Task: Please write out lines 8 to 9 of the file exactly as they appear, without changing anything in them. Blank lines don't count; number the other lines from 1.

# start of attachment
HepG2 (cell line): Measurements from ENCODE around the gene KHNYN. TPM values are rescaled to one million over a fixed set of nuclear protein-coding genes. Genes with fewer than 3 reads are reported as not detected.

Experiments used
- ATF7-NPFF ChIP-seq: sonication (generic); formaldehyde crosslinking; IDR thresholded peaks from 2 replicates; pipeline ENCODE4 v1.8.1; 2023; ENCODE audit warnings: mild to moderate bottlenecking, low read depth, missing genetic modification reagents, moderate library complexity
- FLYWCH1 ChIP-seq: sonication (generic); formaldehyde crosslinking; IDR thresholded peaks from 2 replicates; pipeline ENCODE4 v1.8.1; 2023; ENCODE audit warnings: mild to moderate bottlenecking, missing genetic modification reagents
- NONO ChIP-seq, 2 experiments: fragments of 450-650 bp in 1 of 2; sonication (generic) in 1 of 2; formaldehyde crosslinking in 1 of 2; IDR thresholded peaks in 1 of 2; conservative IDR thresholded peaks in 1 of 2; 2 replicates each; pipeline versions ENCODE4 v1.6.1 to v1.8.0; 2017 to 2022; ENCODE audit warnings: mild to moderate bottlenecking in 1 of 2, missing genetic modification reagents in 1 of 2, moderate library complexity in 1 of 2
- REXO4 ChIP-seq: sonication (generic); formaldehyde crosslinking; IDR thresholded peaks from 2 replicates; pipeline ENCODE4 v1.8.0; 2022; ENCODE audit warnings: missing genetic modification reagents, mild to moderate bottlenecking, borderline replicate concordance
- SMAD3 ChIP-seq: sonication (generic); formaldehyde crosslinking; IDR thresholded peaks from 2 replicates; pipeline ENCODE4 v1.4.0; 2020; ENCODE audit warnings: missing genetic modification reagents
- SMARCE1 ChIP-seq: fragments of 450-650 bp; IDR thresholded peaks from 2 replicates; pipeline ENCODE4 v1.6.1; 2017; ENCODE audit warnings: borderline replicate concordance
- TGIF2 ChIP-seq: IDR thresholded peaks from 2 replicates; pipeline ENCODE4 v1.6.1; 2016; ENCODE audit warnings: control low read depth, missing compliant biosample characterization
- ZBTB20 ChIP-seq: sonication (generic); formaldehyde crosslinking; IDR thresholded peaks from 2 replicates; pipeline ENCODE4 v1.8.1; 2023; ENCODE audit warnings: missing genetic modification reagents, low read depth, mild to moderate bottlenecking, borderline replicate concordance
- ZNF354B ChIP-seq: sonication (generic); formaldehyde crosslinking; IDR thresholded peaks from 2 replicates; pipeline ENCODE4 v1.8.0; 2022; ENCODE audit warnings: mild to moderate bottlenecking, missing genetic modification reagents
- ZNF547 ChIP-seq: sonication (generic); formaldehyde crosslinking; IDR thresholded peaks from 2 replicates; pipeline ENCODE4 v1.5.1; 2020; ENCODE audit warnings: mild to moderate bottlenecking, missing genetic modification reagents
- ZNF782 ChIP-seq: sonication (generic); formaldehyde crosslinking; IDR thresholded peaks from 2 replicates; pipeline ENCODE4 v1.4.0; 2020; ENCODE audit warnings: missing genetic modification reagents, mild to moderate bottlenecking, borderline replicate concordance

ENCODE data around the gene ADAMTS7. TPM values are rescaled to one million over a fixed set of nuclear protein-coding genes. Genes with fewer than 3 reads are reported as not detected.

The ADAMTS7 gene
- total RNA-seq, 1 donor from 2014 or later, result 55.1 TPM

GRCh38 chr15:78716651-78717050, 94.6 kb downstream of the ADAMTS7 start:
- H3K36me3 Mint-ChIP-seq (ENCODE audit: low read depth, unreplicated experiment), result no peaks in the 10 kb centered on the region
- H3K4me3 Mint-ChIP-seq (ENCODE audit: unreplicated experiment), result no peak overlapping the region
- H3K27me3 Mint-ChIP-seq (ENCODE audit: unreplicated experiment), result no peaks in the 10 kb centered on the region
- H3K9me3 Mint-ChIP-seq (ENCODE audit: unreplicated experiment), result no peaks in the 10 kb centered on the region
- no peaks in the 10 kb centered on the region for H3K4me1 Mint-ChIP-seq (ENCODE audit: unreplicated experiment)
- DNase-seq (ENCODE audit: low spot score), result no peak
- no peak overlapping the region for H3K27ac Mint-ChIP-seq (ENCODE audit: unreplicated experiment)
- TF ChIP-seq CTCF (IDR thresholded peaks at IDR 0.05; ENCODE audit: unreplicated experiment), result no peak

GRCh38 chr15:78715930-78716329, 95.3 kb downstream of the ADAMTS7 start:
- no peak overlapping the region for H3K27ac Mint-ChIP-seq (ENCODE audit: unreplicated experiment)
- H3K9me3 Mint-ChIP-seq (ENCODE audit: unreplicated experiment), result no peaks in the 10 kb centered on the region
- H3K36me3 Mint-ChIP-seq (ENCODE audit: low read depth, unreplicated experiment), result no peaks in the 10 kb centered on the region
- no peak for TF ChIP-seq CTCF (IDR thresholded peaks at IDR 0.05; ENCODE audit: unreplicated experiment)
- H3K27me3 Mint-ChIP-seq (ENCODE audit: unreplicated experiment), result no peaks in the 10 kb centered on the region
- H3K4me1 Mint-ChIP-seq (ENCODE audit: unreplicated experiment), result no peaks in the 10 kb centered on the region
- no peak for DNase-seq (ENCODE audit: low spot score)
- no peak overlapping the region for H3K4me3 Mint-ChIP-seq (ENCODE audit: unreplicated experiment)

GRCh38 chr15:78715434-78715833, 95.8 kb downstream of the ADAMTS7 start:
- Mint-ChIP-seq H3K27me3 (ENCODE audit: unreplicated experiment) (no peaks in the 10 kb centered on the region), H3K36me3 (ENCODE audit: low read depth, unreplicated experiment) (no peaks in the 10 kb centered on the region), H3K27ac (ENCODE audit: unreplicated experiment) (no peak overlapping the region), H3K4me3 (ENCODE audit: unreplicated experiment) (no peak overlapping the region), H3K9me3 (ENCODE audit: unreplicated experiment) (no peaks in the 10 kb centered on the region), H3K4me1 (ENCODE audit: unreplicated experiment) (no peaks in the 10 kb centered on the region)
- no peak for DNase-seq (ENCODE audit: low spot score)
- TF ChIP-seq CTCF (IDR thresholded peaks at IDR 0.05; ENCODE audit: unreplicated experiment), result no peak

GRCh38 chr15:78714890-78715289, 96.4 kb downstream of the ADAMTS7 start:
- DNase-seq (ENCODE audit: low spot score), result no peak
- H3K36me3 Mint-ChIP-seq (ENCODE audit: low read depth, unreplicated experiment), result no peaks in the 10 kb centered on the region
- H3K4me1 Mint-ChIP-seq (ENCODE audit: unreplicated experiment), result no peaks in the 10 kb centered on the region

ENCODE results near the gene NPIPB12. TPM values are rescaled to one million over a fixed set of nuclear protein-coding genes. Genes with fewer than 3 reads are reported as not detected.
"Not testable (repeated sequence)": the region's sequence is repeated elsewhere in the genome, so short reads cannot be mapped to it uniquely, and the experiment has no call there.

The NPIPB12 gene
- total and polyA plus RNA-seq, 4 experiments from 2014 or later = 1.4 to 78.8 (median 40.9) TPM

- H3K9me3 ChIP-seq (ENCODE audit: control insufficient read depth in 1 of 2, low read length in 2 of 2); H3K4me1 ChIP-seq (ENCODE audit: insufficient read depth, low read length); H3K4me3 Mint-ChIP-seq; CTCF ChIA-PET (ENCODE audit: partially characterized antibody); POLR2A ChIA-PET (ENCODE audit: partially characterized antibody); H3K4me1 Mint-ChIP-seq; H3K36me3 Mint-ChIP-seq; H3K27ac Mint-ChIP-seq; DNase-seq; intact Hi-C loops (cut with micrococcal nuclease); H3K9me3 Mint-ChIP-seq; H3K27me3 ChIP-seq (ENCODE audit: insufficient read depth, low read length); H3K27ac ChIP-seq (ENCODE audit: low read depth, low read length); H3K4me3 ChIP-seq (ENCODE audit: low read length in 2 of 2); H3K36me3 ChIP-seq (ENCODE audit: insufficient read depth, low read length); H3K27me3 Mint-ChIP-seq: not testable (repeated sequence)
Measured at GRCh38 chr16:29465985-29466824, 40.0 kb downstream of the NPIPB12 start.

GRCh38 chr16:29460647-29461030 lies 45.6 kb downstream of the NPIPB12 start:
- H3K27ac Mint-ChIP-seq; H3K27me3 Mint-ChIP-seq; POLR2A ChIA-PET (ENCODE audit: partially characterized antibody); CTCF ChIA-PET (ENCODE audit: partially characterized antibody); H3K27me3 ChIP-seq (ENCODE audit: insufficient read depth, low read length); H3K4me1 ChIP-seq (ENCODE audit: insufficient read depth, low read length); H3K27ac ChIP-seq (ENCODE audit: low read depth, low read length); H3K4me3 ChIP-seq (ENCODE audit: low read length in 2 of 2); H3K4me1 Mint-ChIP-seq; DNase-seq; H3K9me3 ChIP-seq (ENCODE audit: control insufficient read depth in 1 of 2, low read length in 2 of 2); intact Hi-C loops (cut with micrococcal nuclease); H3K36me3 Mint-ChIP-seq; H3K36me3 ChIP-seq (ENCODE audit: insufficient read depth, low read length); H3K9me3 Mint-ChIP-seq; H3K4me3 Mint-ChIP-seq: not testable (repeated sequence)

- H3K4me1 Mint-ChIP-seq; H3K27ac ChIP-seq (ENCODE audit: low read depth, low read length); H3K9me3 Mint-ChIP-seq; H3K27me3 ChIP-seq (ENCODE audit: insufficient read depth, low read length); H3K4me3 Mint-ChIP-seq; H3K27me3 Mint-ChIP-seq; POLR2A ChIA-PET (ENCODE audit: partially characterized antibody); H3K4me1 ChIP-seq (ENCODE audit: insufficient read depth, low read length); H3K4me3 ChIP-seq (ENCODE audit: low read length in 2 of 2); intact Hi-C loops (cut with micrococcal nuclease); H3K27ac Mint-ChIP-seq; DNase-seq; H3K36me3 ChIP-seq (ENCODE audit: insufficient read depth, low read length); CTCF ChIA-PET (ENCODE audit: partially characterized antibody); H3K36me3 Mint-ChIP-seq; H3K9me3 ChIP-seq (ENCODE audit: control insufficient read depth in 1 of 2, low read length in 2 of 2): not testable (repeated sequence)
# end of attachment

- SMARCE1 ChIP-seq: fragments of 450-650 bp; IDR thresholded peaks from 2 replicates; pipeline ENCODE4 v1.6.1; 2017; ENCODE audit warnings: borderline replicate concordance
- TGIF2 ChIP-seq: IDR thresholded peaks from 2 replicates; pipeline ENCODE4 v1.6.1; 2016; ENCODE audit warnings: control low read depth, missing compliant biosample characterization